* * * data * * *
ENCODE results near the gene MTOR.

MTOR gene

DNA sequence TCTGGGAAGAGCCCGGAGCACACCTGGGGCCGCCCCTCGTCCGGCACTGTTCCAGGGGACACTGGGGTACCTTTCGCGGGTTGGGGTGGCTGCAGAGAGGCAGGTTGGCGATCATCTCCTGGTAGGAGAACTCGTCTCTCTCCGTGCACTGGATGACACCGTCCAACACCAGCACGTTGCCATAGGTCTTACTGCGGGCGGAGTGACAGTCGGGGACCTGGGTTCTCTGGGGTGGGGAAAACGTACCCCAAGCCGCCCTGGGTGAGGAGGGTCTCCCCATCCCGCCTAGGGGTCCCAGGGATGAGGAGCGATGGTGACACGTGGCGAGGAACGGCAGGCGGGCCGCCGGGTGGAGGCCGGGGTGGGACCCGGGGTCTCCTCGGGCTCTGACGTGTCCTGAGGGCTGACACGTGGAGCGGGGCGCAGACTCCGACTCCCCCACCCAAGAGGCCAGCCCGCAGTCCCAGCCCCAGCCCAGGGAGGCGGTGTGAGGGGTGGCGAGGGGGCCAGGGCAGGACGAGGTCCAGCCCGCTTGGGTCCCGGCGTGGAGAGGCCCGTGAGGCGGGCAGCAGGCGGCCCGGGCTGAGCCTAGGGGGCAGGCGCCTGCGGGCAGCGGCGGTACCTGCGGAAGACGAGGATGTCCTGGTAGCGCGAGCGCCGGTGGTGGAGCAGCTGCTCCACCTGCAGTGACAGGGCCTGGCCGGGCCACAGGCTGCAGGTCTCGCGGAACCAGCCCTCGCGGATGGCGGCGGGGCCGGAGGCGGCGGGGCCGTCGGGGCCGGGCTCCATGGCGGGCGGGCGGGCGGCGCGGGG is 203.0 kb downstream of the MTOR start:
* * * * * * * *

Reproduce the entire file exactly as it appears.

ENCODE results near the gene MTOR.

MTOR gene

DNA sequence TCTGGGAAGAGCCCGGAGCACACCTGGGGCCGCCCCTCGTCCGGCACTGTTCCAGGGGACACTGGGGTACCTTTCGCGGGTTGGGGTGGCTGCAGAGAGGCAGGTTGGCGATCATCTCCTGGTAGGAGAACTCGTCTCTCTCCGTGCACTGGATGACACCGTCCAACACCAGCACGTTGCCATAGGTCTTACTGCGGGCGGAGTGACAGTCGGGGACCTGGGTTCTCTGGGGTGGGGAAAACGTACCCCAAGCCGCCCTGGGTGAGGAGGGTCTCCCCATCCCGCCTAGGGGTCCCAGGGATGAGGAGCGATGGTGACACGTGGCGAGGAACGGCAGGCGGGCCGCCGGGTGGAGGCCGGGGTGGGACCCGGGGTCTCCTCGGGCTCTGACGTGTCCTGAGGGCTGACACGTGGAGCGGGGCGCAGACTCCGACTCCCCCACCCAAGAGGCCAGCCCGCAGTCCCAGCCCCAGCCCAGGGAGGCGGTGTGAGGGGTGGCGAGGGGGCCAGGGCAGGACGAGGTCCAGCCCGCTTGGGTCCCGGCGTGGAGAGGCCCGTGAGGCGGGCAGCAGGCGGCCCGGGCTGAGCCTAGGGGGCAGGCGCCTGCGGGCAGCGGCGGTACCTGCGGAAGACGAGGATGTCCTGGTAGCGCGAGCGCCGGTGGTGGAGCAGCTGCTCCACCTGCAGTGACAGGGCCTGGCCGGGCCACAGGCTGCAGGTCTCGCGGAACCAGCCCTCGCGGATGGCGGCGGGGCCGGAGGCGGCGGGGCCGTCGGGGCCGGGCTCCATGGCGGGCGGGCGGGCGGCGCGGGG is 203.0 kb downstream of the MTOR start: